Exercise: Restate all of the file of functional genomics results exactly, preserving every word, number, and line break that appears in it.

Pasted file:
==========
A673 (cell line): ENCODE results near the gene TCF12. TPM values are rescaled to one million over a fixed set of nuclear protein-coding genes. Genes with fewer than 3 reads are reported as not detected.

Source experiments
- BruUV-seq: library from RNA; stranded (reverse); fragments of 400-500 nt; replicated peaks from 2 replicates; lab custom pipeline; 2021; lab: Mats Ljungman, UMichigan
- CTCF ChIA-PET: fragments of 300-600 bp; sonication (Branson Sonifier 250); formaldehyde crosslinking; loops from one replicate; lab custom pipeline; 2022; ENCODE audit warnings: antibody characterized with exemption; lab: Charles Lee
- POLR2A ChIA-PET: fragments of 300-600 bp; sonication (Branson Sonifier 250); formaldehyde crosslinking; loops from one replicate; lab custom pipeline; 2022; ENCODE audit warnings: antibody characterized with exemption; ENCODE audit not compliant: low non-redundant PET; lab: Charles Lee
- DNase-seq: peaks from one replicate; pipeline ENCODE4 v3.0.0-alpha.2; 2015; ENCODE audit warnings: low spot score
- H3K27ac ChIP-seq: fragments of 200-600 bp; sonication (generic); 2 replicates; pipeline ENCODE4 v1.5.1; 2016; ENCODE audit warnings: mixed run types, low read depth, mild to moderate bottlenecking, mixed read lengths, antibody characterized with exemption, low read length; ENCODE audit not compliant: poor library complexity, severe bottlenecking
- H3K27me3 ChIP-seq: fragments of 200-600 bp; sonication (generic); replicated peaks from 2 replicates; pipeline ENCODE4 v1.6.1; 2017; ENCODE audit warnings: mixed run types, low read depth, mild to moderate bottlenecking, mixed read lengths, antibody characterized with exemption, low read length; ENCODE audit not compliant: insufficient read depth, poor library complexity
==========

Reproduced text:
A673 (cell line): ENCODE results near the gene TCF12. TPM values are rescaled to one million over a fixed set of nuclear protein-coding genes. Genes with fewer than 3 reads are reported as not detected.

Source experiments
- BruUV-seq: library from RNA; stranded (reverse); fragments of 400-500 nt; replicated peaks from 2 replicates; lab custom pipeline; 2021; lab: Mats Ljungman, UMichigan
- CTCF ChIA-PET: fragments of 300-600 bp; sonication (Branson Sonifier 250); formaldehyde crosslinking; loops from one replicate; lab custom pipeline; 2022; ENCODE audit warnings: antibody characterized with exemption; lab: Charles Lee
- POLR2A ChIA-PET: fragments of 300-600 bp; sonication (Branson Sonifier 250); formaldehyde crosslinking; loops from one replicate; lab custom pipeline; 2022; ENCODE audit warnings: antibody characterized with exemption; ENCODE audit not compliant: low non-redundant PET; lab: Charles Lee
- DNase-seq: peaks from one replicate; pipeline ENCODE4 v3.0.0-alpha.2; 2015; ENCODE audit warnings: low spot score
- H3K27ac ChIP-seq: fragments of 200-600 bp; sonication (generic); 2 replicates; pipeline ENCODE4 v1.5.1; 2016; ENCODE audit warnings: mixed run types, low read depth, mild to moderate bottlenecking, mixed read lengths, antibody characterized with exemption, low read length; ENCODE audit not compliant: poor library complexity, severe bottlenecking
- H3K27me3 ChIP-seq: fragments of 200-600 bp; sonication (generic); replicated peaks from 2 replicates; pipeline ENCODE4 v1.6.1; 2017; ENCODE audit warnings: mixed run types, low read depth, mild to moderate bottlenecking, mixed read lengths, antibody characterized with exemption, low read length; ENCODE audit not compliant: insufficient read depth, poor library complexity